Objective: To examine the glycosaminoglycan (GAG) content in cartilage and that in synovial fluid and determine whether they are associated, in patients with an acute anterior cruciate ligament (ACL) injury.
Methods: Twenty-four patients (14 of whom were male) with a mean age of 27 years (range 17-40 years) were assessed with delayed gadolinium-enhanced magnetic resonance imaging (MRI) of cartilage an average of 3 weeks after an ACL rupture and compared with 24 healthy volunteers. Two hours after an intravenous injection of Gd-DTPA(2-) (0.3 mmoles/kg body weight), quantitative measurements of the T1 relaxation time (T1(Gd) [T1 relaxation time in the presence of Gd-DTPA]) were made in lateral and medial femoral weight-bearing cartilage. In the patients, synovial fluid was aspirated immediately before the MRI, and GAG was analyzed using dye precipitation with Alcian blue.
Results: Fifteen of the 24 patients had an isolated bone bruise in the lateral femoral condyle, where the cartilage T1(Gd) was shorter than that in the controls (mean +/- SD 385 +/- 83 msec and 445 +/- 41 msec, respectively; P = 0.004), consistent with decreased GAG content. However, the T1(Gd) was also decreased in the medial femoral cartilage, where bone bruises were rare (376 +/- 76 msec in patients versus 428 +/- 38 msec in controls; P = 0.006). The mean +/- SD synovial fluid GAG concentration in patients was 157 +/- 86 mug/ml and showed a positive correlation with the T1(Gd) (r = 0.49, P = 0.02).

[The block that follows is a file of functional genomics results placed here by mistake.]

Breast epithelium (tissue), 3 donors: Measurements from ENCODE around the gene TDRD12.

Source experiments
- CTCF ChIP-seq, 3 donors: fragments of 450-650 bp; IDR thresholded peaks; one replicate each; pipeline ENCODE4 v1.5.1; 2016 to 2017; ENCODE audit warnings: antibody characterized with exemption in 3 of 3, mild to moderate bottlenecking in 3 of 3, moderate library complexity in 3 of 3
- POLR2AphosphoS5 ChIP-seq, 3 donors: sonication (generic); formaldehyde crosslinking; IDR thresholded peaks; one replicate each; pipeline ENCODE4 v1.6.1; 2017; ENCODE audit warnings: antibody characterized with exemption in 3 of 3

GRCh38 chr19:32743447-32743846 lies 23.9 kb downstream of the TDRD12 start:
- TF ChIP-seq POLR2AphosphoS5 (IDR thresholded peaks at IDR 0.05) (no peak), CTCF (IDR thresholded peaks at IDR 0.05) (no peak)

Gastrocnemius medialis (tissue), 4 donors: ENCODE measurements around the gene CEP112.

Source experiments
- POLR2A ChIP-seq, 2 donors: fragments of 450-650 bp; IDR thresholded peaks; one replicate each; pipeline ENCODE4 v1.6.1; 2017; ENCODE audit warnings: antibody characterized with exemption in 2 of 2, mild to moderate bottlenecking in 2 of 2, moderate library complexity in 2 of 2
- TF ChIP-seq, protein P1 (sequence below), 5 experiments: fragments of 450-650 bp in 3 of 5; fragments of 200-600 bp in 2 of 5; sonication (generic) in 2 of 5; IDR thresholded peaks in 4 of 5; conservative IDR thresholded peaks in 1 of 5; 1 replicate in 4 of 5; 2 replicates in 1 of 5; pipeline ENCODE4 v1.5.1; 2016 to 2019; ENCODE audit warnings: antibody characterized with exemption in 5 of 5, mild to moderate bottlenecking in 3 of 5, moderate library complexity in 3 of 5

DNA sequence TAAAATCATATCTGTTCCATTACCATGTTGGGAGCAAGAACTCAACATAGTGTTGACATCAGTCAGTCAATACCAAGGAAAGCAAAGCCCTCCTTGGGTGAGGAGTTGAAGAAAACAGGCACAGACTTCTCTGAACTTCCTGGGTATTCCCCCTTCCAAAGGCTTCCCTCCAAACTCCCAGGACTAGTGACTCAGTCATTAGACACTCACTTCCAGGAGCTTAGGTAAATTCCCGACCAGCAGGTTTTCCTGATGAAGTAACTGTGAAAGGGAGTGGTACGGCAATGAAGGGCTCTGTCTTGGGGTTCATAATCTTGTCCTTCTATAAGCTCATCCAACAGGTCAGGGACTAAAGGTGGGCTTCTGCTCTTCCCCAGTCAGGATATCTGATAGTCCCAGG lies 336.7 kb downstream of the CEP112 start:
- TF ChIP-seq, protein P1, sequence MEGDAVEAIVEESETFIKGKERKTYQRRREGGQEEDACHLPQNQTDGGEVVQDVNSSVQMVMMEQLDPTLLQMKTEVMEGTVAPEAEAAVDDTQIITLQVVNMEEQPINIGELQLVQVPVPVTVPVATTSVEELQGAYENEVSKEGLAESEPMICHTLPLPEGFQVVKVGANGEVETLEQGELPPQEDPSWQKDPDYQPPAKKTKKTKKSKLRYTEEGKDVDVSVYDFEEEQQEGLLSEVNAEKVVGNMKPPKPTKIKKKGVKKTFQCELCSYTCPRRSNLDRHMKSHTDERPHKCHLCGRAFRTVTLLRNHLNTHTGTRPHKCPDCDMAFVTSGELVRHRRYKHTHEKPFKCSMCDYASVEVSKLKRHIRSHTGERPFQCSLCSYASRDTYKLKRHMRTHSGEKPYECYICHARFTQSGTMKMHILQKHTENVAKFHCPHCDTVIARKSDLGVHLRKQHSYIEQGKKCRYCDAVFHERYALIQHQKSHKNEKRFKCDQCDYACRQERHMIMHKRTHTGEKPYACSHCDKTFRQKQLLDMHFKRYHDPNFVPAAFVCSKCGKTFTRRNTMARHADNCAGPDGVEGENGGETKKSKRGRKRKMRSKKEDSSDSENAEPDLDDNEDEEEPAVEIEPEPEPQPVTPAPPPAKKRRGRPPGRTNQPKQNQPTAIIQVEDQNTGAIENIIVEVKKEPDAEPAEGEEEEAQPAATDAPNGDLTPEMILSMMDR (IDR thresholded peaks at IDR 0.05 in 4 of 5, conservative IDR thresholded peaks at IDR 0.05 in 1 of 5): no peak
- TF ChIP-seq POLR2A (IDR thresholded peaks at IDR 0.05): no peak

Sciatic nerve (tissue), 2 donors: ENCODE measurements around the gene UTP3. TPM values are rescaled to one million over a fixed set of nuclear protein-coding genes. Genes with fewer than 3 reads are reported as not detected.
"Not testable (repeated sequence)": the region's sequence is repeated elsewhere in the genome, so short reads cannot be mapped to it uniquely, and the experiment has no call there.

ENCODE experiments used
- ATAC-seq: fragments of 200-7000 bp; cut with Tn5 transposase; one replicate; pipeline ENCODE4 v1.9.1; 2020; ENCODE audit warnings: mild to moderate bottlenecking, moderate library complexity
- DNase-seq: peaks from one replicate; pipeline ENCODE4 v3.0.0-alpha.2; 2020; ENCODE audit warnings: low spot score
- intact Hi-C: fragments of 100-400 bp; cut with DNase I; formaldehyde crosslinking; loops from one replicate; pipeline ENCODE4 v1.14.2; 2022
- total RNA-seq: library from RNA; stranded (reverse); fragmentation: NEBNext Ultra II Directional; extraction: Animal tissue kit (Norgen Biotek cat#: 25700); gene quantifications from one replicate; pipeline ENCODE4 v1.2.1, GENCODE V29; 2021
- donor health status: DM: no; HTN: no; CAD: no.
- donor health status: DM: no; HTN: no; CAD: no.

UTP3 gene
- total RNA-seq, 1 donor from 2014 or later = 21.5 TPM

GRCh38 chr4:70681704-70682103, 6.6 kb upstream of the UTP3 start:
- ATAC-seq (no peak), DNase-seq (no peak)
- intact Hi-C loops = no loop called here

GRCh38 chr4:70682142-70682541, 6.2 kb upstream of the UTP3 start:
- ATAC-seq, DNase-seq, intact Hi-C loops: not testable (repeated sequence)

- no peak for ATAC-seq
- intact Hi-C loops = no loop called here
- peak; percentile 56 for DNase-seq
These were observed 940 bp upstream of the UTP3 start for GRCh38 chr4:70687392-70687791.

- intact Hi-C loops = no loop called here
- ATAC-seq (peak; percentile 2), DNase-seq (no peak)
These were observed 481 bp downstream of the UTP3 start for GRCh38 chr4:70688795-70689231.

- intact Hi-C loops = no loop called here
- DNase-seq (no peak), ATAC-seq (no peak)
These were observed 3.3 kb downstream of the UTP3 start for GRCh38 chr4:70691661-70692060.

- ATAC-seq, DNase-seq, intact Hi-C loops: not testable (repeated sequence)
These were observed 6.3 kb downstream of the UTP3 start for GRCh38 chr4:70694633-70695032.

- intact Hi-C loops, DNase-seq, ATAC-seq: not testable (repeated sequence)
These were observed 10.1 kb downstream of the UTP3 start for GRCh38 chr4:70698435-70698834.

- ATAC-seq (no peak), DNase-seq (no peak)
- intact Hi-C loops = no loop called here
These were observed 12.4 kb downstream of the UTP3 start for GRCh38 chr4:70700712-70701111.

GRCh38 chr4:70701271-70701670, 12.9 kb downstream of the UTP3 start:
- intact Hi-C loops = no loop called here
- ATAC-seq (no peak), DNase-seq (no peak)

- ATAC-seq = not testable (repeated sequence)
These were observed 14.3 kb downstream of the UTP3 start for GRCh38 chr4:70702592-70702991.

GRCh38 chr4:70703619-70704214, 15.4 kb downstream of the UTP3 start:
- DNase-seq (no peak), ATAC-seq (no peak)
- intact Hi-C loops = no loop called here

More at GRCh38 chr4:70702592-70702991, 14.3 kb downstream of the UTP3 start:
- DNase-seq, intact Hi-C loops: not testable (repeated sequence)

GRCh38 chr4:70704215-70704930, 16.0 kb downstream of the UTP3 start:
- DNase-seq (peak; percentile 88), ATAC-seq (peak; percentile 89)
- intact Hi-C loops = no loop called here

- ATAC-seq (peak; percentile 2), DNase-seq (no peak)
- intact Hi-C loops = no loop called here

Conclusion: This study indicates that an ACL injury causes posttraumatic edema of the lateral femoral cartilage but initializes a generalized biochemical change within the knee that leads to GAG loss from both lateral and medial femoral cartilage. In cartilage with a high GAG content (long T1(Gd)), more GAG is released into the synovial fluid, suggesting that cartilage quality is a factor to consider when interpreting cartilage biomarkers of metabolism.